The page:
The cumulative total of your outstanding debt is also an essential factor in your credit score. If you have a credit card or revolving line of credit that has historically been close to maxed out, that represents a higher risk for lenders (e.g., a lower credit score).
For example, consider two people who each charge about $4,000 every month on their credit card. However, one person has a $5,000 credit limit while the other has a $10,000 credit limit. In this scenario, the person with a $5,000 limit represents a higher credit risk than the person with the $10,000 limit, as any unexpected reduction in income may hamper repayment ability.
Your length of credit history provides clarity on how long your credit accounts have been active. A short credit usage timeline is typically not enough to determine the responsibility of a borrower. An extended credit history allows for greater visibility on repayment histories and the borrower’s overall commitment level.
It is important to note that your credit history will be affected if you have been involved in a bankruptcy, consumer proposal, or debt management program. A corresponding note will be placed on your account for at least two years after you repay your debts or complete the program. You’ll also likely need to focus on advanced credit repair techniques (e.g., requesting the removal of negative entries on your credit report).
Lenders conduct a credit check every time a borrower applies for a credit product. Therefore, if a borrower is repeatedly applying for new credit, this may indicate they are facing financial challenges.
This credit score component tracks the number of times your credit has been checked in the last five years, the number of credit accounts currently open, and the timing of your recent “hard” credit checks.
Persons with a history of bankruptcy or collections will find these events drag down their credit score. Remember that bankruptcies stay on your credit report for approximately six or seven years after discharge. Carefully weigh your financial options if you’re ever considering bankruptcy.
Credit bureaus also take into consideration the type of credit you carry. For example, a consolidation loan may indicate that you have had trouble paying off debts in the past. On the other hand, a simple term loan with fixed repayment schedules demonstrates a lower risk profile.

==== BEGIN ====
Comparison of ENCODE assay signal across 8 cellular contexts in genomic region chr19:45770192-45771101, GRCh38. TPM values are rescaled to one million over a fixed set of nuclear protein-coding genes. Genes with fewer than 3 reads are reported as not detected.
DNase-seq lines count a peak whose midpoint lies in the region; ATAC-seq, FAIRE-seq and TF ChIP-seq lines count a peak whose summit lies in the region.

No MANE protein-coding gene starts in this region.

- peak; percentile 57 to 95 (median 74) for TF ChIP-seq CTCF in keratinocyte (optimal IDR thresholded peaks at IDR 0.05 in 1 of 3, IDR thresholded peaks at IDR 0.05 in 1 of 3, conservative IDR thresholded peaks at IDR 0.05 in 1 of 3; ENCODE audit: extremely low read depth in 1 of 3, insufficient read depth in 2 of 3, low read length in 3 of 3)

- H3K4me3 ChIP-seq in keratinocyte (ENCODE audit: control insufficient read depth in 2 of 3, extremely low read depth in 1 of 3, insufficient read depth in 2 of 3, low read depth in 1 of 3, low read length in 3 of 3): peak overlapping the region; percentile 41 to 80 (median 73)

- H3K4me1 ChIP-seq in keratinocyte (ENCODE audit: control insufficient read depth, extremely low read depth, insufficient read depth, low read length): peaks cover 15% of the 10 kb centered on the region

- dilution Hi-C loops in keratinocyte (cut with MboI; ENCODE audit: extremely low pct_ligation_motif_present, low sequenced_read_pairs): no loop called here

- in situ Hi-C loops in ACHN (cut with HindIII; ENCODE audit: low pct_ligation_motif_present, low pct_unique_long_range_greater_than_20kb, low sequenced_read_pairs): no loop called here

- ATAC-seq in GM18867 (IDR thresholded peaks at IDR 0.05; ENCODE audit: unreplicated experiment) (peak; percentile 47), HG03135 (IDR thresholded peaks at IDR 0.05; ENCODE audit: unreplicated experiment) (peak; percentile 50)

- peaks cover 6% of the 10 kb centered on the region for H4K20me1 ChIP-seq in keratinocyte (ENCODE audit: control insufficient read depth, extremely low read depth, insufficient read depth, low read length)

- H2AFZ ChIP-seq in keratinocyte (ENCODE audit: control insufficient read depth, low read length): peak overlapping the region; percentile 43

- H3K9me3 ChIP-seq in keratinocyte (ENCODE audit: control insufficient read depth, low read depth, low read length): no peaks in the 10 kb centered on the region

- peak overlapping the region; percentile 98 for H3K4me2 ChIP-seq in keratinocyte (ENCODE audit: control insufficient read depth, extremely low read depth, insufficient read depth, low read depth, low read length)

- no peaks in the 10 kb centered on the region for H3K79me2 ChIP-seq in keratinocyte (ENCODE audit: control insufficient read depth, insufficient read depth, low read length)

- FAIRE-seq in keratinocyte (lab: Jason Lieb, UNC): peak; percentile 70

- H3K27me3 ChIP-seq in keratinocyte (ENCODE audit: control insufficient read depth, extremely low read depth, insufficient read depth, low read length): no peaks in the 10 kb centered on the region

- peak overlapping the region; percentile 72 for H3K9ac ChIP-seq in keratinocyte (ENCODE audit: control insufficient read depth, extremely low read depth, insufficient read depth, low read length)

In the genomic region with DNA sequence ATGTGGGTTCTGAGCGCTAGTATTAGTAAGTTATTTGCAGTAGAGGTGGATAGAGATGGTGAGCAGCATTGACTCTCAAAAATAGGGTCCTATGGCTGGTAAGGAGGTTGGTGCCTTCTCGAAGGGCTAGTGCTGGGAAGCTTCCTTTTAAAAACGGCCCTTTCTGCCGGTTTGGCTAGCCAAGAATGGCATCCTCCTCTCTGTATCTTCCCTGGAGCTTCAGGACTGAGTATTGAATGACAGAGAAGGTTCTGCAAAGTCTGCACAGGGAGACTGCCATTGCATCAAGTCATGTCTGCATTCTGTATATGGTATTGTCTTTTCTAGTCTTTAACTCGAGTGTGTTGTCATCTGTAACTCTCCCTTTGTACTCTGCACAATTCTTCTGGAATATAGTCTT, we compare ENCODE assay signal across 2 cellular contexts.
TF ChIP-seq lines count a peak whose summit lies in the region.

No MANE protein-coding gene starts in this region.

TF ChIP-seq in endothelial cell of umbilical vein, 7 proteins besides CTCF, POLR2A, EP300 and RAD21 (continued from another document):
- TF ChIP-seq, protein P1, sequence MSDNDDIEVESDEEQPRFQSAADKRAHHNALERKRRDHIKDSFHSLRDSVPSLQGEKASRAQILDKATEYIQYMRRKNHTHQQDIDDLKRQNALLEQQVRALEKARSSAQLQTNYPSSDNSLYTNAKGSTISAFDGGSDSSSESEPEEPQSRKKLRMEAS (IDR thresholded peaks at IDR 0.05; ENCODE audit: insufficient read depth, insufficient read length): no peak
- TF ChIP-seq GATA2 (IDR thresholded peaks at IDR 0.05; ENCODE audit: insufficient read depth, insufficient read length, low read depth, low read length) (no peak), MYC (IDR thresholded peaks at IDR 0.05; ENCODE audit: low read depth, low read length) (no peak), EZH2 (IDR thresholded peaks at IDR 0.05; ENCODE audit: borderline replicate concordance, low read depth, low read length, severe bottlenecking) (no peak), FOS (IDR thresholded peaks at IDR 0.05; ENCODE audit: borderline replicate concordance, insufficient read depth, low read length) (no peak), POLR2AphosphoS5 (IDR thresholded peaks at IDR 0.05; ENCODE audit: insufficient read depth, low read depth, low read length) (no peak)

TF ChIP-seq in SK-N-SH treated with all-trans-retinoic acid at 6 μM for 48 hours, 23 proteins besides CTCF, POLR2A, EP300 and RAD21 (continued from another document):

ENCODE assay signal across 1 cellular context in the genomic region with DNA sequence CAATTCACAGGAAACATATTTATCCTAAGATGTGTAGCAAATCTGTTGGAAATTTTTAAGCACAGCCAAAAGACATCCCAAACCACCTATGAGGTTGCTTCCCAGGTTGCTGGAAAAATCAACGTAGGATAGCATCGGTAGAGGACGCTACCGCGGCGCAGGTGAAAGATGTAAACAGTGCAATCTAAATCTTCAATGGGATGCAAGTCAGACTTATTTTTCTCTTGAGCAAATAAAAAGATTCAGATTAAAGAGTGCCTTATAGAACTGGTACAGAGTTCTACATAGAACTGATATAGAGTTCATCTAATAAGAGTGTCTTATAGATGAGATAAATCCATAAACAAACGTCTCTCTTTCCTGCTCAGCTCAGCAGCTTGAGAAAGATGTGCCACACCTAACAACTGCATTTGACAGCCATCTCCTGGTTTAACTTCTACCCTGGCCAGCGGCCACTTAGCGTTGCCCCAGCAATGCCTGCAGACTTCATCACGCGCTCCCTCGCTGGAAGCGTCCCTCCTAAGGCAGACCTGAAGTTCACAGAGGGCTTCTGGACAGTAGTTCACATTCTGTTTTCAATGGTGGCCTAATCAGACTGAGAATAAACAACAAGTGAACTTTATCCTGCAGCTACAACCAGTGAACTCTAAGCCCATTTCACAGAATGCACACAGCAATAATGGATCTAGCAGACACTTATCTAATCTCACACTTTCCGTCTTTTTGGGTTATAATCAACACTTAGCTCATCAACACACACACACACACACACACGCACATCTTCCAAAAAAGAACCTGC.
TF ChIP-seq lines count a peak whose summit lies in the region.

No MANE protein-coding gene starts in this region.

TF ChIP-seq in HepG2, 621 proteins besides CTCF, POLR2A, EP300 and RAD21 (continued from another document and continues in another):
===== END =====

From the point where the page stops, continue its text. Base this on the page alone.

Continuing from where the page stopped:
Now that you know what goes into your credit score, let’s discuss what you can do to repair and elevate it.
Remember that your credit report and score are your responsibility only. What you get out of it is based on what you put into it. This perspective means that you need to be personally responsible for your credit. No exceptions.
You can develop a financial plan by creating a monthly spreadsheet that lists all your income, debts, and expenses in one place. This “on paper” approach allows you to see your cash inflows and outflows and budget accordingly to repay debts.
Unfortunately, most Canadians who operate without a budget find they drastically underestimate their expenses each month. This underestimation leaves them in an unfavourable position when trying to pay down credit cards and other outstanding credit balances.
If you don’t feel comfortable creating a spreadsheet, try a personal budgeting app such as Mint or YNAB. These apps are highly rated and can help you reach your budgeting goals.
You should always have more money coming in than going out each month.
The most financially stable borrowers do not necessarily earn the highest income. Instead, they are those who are the most disciplined with their spending.
For example, if you pay down a credit card by $250 one month, try not to spend $250 in the same month or be right back at square one. The best thing to do is wait another month, pay down another $250, and reward yourself with $100 in discretionary spending. You have now paid down a net $400 on your card account.